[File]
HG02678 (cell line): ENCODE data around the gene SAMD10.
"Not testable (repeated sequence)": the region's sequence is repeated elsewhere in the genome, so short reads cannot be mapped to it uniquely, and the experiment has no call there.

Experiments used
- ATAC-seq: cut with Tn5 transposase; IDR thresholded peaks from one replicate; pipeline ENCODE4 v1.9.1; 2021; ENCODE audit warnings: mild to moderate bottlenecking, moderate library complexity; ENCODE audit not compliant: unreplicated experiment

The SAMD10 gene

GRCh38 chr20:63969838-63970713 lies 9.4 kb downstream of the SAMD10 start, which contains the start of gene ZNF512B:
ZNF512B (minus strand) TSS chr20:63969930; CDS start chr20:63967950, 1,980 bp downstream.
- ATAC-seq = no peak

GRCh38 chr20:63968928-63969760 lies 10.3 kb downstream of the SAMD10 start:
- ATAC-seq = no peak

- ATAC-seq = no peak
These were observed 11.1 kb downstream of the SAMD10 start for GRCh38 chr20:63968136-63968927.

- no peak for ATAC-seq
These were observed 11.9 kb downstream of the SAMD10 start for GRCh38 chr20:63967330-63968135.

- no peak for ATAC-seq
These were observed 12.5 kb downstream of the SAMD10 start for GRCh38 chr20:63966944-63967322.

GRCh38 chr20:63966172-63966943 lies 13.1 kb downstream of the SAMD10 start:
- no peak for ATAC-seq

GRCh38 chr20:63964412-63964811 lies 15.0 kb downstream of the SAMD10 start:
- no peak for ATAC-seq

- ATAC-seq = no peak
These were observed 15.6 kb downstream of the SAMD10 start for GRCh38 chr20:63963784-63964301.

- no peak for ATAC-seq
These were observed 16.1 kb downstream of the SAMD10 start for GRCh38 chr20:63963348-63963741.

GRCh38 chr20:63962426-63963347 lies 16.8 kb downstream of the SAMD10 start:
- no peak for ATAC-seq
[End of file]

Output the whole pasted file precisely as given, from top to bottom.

HG02678 (cell line): ENCODE data around the gene SAMD10.
"Not testable (repeated sequence)": the region's sequence is repeated elsewhere in the genome, so short reads cannot be mapped to it uniquely, and the experiment has no call there.

Experiments used
- ATAC-seq: cut with Tn5 transposase; IDR thresholded peaks from one replicate; pipeline ENCODE4 v1.9.1; 2021; ENCODE audit warnings: mild to moderate bottlenecking, moderate library complexity; ENCODE audit not compliant: unreplicated experiment

The SAMD10 gene

GRCh38 chr20:63969838-63970713 lies 9.4 kb downstream of the SAMD10 start, which contains the start of gene ZNF512B:
ZNF512B (minus strand) TSS chr20:63969930; CDS start chr20:63967950, 1,980 bp downstream.
- ATAC-seq = no peak

GRCh38 chr20:63968928-63969760 lies 10.3 kb downstream of the SAMD10 start:
- ATAC-seq = no peak

- ATAC-seq = no peak
These were observed 11.1 kb downstream of the SAMD10 start for GRCh38 chr20:63968136-63968927.

- no peak for ATAC-seq
These were observed 11.9 kb downstream of the SAMD10 start for GRCh38 chr20:63967330-63968135.

- no peak for ATAC-seq
These were observed 12.5 kb downstream of the SAMD10 start for GRCh38 chr20:63966944-63967322.

GRCh38 chr20:63966172-63966943 lies 13.1 kb downstream of the SAMD10 start:
- no peak for ATAC-seq

GRCh38 chr20:63964412-63964811 lies 15.0 kb downstream of the SAMD10 start:
- no peak for ATAC-seq

- ATAC-seq = no peak
These were observed 15.6 kb downstream of the SAMD10 start for GRCh38 chr20:63963784-63964301.

- no peak for ATAC-seq
These were observed 16.1 kb downstream of the SAMD10 start for GRCh38 chr20:63963348-63963741.

GRCh38 chr20:63962426-63963347 lies 16.8 kb downstream of the SAMD10 start:
- no peak for ATAC-seq